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Thursday, October 27, 2016

Ban Lashes Out At Assad As U.S., Russia Press On With Syria Talks

Ban Lashes Out At Assad As U.S., Russia Press On With Syria Talks

GENEVA (AFP) – U.N. chief Ban Ki-moon Friday accused Bashar al-Assad of crimes against humanity as Washington and Moscow held crucial talks on dismantling Syria’s chemical weapons arsenal.

Though he did not blame the regime directly, Ban said U.N. experts will confirm in a report released next week that chemical weapons were used in an attack near Damascus that left hundreds dead.

Assad has vowed to relinquish his chemical arms, after the alleged attack prompted threats of a U.S.-led military strikes.

U.S. Secretary of State John Kerry and his Russian counterpart Sergei Lavrov were holding a second day of talks in Geneva Friday to hammer out the details of a Russian plan that emerged this week.

The last-minute Russian initiative caused U.S. President Barack Obama to back away from planned military strikes in response to the chemical attack, which Washington blames on the regime and says killed about 1,400 people.

At the United Nations, Ban lashed out at Assad and said U.N. inspectors will publish an “overwhelming report” that chemical weapons were used.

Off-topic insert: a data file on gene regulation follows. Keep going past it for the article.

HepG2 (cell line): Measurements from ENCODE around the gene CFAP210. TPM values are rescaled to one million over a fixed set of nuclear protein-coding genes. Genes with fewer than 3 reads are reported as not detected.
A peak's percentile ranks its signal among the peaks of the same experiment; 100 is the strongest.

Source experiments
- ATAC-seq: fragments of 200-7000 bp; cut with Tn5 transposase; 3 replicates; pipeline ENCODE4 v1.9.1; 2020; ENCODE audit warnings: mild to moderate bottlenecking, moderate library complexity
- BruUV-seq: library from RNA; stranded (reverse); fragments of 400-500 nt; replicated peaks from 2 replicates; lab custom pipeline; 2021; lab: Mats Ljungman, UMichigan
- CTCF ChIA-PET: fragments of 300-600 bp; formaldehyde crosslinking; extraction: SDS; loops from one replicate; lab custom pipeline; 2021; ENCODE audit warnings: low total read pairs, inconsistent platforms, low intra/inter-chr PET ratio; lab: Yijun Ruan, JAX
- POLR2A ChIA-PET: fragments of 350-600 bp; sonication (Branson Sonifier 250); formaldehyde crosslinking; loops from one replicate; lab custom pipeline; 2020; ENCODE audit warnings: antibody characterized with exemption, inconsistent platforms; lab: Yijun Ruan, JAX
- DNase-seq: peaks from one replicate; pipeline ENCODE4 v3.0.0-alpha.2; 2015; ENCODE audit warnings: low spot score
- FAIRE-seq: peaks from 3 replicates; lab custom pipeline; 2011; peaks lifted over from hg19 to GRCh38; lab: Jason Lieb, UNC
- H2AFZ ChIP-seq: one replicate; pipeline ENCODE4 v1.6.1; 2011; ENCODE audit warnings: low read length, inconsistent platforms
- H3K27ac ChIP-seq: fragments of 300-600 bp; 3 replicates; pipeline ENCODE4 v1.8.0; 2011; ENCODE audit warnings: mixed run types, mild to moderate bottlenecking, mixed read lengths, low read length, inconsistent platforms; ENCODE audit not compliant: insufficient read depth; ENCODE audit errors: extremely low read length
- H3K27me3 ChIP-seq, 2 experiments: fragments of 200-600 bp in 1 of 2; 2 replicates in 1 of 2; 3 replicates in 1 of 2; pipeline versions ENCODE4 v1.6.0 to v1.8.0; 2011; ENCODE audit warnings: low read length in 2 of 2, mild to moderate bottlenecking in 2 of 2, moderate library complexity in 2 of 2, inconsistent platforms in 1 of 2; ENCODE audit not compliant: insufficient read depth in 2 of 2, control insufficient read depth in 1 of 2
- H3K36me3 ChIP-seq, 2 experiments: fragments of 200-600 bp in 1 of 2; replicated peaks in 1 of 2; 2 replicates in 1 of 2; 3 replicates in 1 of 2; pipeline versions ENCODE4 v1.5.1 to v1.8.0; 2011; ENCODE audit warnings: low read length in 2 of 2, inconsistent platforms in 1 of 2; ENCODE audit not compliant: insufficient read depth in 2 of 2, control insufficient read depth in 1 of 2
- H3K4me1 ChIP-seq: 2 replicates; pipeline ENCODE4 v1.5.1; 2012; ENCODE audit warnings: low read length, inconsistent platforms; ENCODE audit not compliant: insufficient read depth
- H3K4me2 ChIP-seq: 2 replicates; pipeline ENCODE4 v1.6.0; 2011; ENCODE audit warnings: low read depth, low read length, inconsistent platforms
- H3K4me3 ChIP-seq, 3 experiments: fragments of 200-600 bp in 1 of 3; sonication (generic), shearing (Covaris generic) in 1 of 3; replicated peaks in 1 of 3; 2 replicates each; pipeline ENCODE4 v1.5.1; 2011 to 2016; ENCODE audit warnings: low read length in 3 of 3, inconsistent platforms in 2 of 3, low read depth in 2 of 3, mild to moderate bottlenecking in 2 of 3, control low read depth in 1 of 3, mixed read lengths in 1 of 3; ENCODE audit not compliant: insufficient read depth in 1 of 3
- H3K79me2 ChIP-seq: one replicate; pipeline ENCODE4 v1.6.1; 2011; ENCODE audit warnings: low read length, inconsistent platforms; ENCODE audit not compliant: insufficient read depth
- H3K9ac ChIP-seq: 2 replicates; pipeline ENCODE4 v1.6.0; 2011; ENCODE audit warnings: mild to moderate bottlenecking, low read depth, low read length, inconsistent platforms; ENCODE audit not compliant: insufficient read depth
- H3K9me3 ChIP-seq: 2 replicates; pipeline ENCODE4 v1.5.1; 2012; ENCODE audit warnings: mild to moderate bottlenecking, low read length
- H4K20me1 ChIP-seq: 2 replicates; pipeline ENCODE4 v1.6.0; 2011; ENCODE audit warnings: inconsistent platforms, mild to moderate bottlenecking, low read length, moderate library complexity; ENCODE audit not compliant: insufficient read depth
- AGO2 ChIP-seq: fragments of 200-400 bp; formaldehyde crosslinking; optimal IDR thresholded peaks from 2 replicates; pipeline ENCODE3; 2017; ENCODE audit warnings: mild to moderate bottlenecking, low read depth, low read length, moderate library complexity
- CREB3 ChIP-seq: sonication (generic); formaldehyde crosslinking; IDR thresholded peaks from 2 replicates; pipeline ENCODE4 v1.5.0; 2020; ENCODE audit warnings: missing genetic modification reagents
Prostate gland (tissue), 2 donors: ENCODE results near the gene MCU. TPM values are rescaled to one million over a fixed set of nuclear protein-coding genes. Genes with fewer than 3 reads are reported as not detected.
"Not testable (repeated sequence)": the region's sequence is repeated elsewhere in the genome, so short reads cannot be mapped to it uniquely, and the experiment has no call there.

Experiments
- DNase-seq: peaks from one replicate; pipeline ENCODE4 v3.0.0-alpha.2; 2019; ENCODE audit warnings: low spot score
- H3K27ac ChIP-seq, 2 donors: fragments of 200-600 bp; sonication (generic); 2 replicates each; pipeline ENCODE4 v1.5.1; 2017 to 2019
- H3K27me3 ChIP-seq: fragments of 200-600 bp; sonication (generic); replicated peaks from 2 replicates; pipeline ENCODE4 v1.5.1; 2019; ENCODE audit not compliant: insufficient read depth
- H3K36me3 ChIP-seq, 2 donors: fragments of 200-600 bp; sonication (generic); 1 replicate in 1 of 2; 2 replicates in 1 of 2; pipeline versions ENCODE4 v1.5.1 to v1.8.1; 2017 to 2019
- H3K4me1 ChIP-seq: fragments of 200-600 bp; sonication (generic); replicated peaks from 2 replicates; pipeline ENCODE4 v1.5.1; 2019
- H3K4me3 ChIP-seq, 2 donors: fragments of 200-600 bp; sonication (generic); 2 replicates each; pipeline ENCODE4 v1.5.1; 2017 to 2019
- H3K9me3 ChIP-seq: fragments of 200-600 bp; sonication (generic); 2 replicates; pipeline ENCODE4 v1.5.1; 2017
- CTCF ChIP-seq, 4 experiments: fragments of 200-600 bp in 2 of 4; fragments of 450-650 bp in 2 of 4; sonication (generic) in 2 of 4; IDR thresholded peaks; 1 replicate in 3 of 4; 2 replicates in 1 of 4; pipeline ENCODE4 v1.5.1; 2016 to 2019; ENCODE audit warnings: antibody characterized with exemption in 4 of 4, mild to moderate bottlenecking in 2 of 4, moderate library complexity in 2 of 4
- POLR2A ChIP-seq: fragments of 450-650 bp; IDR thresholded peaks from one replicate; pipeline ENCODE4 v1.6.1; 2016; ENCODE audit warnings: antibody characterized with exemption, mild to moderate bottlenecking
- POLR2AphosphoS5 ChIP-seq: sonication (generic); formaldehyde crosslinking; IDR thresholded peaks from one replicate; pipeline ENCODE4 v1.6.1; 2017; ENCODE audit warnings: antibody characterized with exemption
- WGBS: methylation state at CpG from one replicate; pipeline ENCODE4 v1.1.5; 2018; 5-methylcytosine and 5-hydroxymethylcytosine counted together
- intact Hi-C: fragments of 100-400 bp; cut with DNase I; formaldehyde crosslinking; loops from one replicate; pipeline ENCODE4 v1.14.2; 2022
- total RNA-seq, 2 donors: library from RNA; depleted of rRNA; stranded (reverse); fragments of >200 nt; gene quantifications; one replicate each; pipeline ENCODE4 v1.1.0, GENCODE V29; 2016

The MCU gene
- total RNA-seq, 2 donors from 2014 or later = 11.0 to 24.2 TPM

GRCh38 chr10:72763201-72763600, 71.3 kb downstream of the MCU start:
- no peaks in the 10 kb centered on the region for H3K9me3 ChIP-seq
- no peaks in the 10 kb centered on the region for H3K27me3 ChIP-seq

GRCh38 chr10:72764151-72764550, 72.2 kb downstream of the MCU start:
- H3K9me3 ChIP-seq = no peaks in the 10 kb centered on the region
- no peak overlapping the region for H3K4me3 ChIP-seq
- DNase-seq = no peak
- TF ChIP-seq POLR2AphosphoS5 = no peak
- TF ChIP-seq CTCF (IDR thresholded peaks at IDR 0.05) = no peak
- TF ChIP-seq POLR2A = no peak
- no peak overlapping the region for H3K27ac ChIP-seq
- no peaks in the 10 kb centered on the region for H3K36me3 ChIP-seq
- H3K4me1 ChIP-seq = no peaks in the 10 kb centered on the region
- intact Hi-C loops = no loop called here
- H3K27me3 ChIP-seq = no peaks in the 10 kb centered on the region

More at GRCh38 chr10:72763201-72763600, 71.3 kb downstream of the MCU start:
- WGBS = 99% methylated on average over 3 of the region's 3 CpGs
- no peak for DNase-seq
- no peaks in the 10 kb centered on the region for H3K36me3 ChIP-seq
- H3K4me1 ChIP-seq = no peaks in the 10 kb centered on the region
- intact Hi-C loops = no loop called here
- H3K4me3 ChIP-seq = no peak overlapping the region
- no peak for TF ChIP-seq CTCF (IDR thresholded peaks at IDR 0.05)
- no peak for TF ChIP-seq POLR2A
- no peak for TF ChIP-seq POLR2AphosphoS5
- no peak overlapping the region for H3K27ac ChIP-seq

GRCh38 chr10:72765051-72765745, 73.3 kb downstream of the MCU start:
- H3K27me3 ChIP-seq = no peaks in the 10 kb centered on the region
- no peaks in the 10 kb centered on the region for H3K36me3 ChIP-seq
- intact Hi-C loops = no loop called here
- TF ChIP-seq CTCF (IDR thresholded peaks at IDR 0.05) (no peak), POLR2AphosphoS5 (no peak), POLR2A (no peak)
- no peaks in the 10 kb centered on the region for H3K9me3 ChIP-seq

He said the Syrian leader had “carried out many crimes against humanity” and insisted there had to be “accountability” once Syria’s civil war is over.

In Geneva, Washington and Moscow said they hoped the chemical weapons talks would open the door to wider efforts to end Syria’s conflict, which has claimed more than 110,000 lives since March 2011.

Kerry said he would meet Lavrov again later this month — probably around September 28 — to try to set a date for a long-delayed peace conference.

He said Washington and Moscow were “working hard to find common ground” to get peace talks going in Geneva that would bring together Assad’s regime and the opposition.

Much of the way forward “will obviously depend on the capacity to have success here in the next day, hours, days, on the subject of the chemical weapons,” Kerry told reporters after meeting with Lavrov and the U.N.-Arab League envoy to Syria, Lakhdar Brahimi.

Lavrov said he also hoped a “basically abandoned” peace plan first agreed in Geneva in June last year would be revived.

“We agreed to meet in New York in the margins of the (U.N.) General Assembly and see where we are, and what the Syrian parties think about it and do about it,” Lavrov said.

The French presidency said Kerry, French Foreign Minister Laurent Fabius and British Foreign Secretary William Hague would hold further talks on Syria in Paris on Monday.

Assad confirmed for the first time Thursday that Syria planned to relinquish its chemical arms, and Russian President Vladimir Putin urged the global community to take him seriously.

“This confirms the serious intentions of our partners to go along this path,” Putin said at a security summit in Kyrgyzstan.

Syria on Thursday filed documents at the United Nations seeking to join the international convention banning chemical weapons and said it now considers itself a full member.

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